The March 16 referendum in Crimea over the question of whether Crimea should separate from Ukraine and join Russia has taken place behind a buildup of Russian army forces. The referendum took place in a Crimea that has been cut off from Ukraine militarily. Roads are blockaded by Russian army forces, which now amount to 22,000 troops, according to U.S. estimates–almost double the amount permitted by Ukrainian-Russian treaty agreements. Ukrainian media braodcasts have been cut off in Crimea, in some cases to be replaced by Russian channels. Flights to Ukraine and other destinations have been cancelled. Some Ukrainian military bases in Crimea have been taken over by Russian forces.
The vote has been called invalid and illegal by the Ukrainian government in Kiev as well as the international community, except Russia. Kiev has peldged to disband the Crimean parliament and arrest some of its members on charges of attemting to seize state power. The Russian occupation has also been declaimed by Ukraine and the international community, who have threatened Moscow with economic sanctions and removal from Group of Eight (G8) Membership.
One and a half million Ukrainians in Crimea were registered to vote. The threshold for validity was 50 percent. The ballot offered voters only two options. First was the option of joining Russia. Second was the option of returning Crimea to its 1992 constitution, which would grant the already semi-autonomous Crimea greater autonomy from Ukraine.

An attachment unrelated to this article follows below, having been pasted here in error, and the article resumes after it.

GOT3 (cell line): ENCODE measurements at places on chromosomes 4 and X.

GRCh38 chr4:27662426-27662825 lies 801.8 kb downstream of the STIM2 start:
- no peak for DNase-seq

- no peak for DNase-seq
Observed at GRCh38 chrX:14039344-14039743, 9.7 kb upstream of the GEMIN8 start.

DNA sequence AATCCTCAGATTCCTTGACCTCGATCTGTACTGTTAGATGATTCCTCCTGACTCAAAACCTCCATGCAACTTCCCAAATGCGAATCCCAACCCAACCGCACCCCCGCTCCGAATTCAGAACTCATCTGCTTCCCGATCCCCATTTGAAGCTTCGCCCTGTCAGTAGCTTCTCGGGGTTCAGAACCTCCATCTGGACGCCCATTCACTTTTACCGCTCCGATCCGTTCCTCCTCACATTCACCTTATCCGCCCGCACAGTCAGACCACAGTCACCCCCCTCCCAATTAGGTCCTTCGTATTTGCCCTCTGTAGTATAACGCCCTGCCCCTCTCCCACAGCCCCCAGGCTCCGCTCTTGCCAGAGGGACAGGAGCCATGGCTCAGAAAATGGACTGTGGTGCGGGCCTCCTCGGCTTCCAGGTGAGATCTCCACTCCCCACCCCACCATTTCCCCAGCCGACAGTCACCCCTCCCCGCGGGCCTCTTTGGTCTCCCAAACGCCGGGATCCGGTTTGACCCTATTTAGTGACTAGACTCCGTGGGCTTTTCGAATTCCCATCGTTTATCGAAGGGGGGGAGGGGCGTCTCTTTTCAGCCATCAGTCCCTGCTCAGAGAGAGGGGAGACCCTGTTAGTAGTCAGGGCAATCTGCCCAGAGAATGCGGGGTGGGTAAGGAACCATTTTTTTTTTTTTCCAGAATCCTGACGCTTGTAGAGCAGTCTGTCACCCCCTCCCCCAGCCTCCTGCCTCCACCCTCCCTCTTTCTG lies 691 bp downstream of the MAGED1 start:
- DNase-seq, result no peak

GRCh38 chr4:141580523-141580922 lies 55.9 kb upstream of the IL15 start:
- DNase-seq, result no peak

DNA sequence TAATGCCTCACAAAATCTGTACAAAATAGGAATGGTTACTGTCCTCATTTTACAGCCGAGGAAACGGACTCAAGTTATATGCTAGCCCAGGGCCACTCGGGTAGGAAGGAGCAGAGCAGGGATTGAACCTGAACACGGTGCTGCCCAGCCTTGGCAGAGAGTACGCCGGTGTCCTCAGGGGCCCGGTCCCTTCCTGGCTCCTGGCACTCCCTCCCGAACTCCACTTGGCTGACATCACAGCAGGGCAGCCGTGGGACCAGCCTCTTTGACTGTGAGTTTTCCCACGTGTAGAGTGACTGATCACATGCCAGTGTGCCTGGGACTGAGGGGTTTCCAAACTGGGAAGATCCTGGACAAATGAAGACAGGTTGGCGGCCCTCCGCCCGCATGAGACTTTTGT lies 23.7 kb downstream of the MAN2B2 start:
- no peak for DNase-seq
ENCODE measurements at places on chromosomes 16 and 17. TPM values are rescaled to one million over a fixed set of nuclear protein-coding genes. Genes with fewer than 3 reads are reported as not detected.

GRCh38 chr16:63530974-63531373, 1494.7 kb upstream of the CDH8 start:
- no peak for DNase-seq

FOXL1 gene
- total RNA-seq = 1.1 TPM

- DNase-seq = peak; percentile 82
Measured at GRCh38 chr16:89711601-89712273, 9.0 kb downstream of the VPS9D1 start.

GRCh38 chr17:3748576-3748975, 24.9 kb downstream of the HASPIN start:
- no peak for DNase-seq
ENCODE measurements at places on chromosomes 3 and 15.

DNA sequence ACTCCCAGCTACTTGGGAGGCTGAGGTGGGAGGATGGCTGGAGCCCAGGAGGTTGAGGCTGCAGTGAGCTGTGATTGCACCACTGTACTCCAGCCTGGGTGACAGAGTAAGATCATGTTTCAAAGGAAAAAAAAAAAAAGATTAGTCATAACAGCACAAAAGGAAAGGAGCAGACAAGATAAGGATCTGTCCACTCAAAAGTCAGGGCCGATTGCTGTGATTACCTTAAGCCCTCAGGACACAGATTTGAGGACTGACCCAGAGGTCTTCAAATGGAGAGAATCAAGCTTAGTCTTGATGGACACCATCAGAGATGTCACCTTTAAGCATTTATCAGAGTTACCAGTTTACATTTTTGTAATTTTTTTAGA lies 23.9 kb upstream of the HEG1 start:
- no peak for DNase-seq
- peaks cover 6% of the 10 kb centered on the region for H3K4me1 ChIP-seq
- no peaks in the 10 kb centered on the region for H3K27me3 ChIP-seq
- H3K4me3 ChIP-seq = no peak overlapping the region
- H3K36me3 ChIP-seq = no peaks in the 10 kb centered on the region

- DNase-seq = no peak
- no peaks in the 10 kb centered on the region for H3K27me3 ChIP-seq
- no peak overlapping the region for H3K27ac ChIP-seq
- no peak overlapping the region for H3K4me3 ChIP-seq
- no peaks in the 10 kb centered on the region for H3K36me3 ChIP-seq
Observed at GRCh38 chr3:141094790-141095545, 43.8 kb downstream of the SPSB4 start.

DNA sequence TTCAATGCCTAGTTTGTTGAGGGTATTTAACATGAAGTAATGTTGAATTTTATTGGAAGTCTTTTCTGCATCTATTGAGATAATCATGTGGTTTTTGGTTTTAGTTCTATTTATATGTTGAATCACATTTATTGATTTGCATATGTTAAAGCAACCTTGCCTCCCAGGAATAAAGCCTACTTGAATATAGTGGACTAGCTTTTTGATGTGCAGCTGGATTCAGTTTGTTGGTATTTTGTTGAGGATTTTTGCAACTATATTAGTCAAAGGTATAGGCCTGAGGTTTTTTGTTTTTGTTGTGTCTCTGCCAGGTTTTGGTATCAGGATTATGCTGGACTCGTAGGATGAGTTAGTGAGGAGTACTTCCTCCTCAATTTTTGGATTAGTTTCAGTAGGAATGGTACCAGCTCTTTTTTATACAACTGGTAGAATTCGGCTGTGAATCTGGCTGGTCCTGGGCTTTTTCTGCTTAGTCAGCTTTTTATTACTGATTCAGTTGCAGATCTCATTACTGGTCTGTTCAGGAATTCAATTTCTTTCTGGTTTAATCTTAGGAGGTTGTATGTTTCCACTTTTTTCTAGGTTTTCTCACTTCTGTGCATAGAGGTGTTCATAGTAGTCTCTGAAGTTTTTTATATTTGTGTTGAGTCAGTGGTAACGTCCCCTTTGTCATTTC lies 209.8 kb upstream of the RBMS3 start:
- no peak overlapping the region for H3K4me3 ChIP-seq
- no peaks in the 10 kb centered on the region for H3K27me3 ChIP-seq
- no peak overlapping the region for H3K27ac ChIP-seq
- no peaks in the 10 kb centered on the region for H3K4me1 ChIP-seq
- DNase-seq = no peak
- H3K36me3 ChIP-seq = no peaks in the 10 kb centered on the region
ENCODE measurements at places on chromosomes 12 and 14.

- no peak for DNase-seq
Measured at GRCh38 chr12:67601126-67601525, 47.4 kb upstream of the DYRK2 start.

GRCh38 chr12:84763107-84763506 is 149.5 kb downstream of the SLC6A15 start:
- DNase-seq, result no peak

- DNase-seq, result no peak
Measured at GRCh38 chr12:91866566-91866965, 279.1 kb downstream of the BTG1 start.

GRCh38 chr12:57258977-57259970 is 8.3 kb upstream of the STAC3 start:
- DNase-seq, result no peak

The vote, according to all commenters, was forgone–a prediction confirmed late Sunday when initial counts showed that 93 percent of voters supported joining Russia. The majority of Crimeans are Russian (58 percent). Only 24 percent are Ukrainians. The Tartar minority, making up 12 percent of the population, abstained from voting in large part–an act of protest. Tartars were reported to be boycotting the election, despite Russian promises of land, financial aid, and proper land rights, because Tartars do not feel that either Russia or Ukraine is an option they support.
The majority Russians in Crimea have been protesting to re-join Russia (Crimea belonged to Soviet Russia before being given to Soviet Ukraine in 1954) for weeks. Protesters framed their cause as desiring to leave Ukraine and rejoin their family, Russia. Russian Crimeans also have hopes of better pay and more power on the world stage if they become Russian nationals. Russian Crimeans were extremely offended when, shortly after the protesters at Maidan in Kiev scared democratically-elected former Ukrainian president Viktor Yanukovic out of the country, the Ukrainian parliament abolished a 2012 law that allowed for Russian and other minority languages to be used officially in Ukraine.
Russia is the only country that recognizes the referendum. Russian president Vladimir Putin has stated that the referendum is in line with international law and the United Nations (UN) Charter. Russia was the only nation to veto a proposed UN resolution to not recognize the Crimean ballot (China abstained). Russia also is the only nation that does not recognize claims that Russia is militarily in control of Crimea. The Russian government has stated that the forces in Crimea are rather Crimean “self-defense groups,” which are serving to ensure stability in Crimea.
Citizens in other Ukrainian regions have been protesting for referendums and have asked Russia for protection. President Putin said Sunday that he had received “multiple requests” from Ukrainian citizens in Ukraine’s industrial east.
Besides Crimea, 13 of Ukraine’s 27 regions had adopted Russian as a second language after the passing of the 2012 “On State Language Policy” law. Self-identified ethnic Russians are Ukraine’s largest minority, accounting for 17 percent of the population. Crimea hosts the largest percentage of Russians, but two neighboring regions and four eastern regions also have Russian populations of over 20 percent.
By Day Blakely Donaldson